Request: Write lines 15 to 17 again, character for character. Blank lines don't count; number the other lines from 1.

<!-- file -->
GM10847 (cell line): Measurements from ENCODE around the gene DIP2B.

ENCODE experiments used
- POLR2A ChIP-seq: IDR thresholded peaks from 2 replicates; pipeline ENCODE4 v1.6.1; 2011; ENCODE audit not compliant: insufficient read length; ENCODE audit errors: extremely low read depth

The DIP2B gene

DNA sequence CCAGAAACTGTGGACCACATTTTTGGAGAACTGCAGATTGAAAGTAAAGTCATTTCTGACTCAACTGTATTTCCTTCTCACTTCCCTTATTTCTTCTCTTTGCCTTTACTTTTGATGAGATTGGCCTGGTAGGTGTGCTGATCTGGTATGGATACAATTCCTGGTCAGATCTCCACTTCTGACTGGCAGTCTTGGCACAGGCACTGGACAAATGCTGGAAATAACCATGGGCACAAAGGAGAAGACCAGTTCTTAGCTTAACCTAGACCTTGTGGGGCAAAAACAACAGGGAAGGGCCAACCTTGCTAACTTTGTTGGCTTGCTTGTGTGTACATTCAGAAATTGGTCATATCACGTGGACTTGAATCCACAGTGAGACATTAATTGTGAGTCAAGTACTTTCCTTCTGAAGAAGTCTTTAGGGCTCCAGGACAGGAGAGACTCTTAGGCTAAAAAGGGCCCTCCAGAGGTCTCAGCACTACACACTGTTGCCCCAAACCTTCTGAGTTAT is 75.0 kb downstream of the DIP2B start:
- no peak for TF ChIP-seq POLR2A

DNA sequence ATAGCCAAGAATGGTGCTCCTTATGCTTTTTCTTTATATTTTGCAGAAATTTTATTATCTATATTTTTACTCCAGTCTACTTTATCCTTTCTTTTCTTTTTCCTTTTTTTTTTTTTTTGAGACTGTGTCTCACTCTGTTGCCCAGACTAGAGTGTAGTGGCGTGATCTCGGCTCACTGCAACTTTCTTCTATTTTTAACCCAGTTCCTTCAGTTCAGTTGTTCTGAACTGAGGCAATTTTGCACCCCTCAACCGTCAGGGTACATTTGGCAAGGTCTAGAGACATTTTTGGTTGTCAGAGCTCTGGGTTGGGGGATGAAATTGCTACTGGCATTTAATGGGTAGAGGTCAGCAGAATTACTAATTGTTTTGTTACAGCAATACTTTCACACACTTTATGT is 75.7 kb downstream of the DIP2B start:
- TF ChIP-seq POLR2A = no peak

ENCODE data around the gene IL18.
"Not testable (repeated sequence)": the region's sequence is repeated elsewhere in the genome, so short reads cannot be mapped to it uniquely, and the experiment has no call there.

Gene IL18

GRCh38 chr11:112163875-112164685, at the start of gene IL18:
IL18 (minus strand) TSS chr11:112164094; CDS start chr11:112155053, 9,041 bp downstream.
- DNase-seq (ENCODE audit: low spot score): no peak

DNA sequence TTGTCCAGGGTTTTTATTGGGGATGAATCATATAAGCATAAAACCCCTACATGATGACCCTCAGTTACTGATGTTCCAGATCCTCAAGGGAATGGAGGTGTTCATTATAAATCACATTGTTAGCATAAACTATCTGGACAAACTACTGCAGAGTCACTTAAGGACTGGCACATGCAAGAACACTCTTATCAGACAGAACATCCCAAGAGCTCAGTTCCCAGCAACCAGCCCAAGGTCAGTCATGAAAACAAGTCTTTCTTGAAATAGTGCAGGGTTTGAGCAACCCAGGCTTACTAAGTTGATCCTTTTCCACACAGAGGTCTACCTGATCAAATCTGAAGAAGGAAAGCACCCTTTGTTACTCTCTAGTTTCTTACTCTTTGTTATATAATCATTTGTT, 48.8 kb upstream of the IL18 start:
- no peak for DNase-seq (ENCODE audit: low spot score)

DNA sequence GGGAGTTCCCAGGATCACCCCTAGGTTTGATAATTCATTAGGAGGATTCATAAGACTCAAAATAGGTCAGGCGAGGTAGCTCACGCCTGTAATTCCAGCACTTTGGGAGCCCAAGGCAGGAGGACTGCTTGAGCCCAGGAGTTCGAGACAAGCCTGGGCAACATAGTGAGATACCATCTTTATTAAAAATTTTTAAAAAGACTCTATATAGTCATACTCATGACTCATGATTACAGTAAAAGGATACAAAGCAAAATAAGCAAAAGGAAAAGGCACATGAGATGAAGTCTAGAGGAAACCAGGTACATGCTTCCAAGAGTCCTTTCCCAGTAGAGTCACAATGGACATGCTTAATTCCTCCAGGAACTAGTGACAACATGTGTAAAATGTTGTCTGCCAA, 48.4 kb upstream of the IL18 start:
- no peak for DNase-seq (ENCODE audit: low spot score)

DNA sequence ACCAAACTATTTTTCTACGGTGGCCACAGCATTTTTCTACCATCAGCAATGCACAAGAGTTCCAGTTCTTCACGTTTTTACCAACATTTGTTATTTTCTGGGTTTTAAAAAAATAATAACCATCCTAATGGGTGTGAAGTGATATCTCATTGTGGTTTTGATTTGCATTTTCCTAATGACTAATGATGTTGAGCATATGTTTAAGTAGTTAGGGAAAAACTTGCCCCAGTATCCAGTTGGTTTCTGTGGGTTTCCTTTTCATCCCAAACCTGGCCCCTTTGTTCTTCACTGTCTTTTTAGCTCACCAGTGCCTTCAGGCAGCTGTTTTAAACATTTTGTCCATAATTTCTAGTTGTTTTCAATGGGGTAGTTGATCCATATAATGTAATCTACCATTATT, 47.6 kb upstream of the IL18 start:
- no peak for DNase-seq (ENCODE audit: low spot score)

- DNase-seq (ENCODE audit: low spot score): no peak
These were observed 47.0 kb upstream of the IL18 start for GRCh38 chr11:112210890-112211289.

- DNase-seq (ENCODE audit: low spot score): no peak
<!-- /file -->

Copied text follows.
DNA sequence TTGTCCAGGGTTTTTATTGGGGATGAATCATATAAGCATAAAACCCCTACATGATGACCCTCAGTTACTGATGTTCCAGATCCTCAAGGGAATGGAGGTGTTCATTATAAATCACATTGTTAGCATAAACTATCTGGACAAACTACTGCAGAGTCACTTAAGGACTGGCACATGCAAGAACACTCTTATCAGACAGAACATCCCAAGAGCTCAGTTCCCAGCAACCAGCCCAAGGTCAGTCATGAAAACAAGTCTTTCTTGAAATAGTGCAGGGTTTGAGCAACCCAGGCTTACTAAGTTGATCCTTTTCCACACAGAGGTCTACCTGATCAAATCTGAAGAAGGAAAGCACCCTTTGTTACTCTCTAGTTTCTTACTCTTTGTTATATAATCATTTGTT, 48.8 kb upstream of the IL18 start:
- no peak for DNase-seq (ENCODE audit: low spot score)

DNA sequence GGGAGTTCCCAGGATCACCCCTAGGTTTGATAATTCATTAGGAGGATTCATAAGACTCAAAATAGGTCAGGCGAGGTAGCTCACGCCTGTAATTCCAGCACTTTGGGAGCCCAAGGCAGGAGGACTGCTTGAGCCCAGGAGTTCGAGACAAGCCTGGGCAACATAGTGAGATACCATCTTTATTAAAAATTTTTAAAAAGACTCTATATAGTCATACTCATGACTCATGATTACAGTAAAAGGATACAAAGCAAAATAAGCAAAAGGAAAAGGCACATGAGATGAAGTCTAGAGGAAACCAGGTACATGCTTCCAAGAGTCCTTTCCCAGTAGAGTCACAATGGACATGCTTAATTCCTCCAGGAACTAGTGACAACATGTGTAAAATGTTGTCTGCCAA, 48.4 kb upstream of the IL18 start: